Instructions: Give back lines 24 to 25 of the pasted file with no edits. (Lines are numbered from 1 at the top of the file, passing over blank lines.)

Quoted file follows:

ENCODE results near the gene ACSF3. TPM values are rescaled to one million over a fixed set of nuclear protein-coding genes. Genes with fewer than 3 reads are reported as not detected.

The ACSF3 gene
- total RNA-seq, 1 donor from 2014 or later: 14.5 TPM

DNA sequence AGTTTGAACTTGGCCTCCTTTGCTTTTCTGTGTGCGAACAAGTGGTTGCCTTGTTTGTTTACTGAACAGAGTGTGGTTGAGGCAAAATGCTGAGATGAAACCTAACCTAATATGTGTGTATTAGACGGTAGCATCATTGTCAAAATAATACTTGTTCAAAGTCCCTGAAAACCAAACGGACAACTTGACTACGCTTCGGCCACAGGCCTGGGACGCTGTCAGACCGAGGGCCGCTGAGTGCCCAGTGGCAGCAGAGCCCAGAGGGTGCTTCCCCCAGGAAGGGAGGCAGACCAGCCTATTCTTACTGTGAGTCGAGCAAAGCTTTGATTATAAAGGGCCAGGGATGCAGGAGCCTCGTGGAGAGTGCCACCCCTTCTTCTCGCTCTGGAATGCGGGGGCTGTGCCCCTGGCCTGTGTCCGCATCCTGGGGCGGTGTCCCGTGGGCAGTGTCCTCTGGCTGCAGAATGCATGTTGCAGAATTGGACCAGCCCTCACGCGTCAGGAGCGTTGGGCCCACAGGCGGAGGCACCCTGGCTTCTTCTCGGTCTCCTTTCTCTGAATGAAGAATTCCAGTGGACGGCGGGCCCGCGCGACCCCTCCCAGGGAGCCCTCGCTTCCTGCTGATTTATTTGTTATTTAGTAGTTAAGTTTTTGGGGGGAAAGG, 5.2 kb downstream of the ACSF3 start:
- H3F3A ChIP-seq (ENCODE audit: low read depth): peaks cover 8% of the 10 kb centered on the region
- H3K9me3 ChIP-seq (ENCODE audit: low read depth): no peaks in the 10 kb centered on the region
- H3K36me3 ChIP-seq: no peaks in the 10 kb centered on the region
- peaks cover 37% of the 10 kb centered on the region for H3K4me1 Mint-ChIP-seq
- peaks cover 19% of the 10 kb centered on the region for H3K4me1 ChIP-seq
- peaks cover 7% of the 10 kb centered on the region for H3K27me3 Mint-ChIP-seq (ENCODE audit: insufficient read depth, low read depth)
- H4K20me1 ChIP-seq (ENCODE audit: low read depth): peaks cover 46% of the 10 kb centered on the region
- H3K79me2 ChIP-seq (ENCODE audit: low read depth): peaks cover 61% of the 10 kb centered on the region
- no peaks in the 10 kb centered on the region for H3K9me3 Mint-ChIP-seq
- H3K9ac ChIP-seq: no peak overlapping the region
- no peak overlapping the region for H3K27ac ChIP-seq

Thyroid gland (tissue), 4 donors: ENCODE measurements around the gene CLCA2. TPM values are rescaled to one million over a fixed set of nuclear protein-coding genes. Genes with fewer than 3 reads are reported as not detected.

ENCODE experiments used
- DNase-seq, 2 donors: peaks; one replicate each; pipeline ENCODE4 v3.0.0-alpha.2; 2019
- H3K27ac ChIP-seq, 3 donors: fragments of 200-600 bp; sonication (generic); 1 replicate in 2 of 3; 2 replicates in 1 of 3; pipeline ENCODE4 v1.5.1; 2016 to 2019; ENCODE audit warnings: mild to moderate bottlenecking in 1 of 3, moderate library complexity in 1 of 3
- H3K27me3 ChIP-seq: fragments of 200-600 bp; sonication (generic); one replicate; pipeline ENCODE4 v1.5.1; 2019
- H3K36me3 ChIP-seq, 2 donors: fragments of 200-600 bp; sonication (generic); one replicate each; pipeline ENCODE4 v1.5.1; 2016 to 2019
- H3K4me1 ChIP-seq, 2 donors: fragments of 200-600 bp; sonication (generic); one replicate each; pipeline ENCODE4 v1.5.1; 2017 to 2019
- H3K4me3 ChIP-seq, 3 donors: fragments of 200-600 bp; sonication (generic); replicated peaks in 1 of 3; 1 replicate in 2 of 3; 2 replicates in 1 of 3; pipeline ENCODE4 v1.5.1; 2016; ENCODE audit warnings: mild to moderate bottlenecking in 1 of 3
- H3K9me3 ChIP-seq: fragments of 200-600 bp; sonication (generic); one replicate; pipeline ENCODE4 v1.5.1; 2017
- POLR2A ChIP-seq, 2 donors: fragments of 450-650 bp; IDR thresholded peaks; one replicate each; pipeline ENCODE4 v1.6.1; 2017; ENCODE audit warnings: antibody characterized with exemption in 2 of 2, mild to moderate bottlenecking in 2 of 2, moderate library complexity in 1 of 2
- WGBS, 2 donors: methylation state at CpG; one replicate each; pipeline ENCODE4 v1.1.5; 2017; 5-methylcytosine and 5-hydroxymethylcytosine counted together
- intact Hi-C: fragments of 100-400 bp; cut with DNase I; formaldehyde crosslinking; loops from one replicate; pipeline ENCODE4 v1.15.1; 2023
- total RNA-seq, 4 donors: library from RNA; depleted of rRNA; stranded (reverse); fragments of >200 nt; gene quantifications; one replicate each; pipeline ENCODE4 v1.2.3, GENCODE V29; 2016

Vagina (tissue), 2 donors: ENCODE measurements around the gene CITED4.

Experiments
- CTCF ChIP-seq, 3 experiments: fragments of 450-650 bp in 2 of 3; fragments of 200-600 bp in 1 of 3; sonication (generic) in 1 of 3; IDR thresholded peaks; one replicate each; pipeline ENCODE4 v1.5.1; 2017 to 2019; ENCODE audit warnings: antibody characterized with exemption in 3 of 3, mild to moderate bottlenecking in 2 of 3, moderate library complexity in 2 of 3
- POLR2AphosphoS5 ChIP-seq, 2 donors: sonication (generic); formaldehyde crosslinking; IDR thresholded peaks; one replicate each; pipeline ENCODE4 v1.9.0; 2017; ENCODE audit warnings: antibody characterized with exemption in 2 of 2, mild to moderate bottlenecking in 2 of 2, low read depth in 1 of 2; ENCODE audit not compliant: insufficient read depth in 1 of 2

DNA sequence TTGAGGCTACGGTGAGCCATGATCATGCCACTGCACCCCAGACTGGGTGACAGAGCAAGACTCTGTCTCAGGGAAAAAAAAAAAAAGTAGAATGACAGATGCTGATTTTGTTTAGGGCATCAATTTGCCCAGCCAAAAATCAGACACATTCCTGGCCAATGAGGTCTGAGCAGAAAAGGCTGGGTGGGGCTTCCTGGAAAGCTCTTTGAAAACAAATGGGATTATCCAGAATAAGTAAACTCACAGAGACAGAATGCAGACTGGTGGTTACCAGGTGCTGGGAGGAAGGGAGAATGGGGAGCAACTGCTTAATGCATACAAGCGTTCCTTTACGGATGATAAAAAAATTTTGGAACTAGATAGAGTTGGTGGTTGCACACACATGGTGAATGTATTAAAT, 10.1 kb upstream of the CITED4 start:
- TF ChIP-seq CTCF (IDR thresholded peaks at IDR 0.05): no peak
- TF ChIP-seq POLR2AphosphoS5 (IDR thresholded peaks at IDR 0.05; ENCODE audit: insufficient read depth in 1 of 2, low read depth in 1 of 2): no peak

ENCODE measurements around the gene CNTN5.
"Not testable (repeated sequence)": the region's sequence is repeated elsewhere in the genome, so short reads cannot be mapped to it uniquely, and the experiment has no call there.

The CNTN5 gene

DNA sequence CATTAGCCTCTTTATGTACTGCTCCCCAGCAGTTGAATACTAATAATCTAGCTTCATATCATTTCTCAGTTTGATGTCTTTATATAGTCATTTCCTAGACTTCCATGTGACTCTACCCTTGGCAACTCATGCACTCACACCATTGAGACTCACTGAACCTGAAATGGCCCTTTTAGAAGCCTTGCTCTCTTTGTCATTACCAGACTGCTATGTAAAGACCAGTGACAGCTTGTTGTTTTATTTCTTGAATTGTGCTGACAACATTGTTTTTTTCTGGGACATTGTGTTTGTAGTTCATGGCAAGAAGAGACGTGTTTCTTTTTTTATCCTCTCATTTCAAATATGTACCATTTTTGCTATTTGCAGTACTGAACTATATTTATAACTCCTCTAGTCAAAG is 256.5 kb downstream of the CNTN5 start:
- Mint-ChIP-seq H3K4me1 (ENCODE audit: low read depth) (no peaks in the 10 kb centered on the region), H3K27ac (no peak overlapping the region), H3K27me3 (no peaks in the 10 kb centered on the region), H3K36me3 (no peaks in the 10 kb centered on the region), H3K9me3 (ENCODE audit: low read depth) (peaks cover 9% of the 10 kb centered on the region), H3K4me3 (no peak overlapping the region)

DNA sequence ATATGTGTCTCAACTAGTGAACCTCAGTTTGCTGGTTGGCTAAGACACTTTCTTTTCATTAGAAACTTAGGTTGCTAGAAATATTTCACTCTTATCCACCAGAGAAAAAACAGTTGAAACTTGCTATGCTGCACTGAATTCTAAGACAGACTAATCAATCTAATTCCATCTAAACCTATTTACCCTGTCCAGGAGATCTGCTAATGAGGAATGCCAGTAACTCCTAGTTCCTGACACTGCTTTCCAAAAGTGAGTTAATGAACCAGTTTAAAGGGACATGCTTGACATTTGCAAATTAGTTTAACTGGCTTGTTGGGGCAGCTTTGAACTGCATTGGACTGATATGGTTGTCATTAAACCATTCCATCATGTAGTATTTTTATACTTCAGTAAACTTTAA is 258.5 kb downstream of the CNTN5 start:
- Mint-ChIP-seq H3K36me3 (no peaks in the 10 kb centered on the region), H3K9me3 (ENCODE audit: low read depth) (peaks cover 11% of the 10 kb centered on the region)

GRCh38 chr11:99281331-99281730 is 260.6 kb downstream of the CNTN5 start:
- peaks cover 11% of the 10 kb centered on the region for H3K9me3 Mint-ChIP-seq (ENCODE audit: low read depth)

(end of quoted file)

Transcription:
- H3K9me3 ChIP-seq: fragments of 200-600 bp; sonication (generic); one replicate; pipeline ENCODE4 v1.5.1; 2017
- POLR2A ChIP-seq, 2 donors: fragments of 450-650 bp; IDR thresholded peaks; one replicate each; pipeline ENCODE4 v1.6.1; 2017; ENCODE audit warnings: antibody characterized with exemption in 2 of 2, mild to moderate bottlenecking in 2 of 2, moderate library complexity in 1 of 2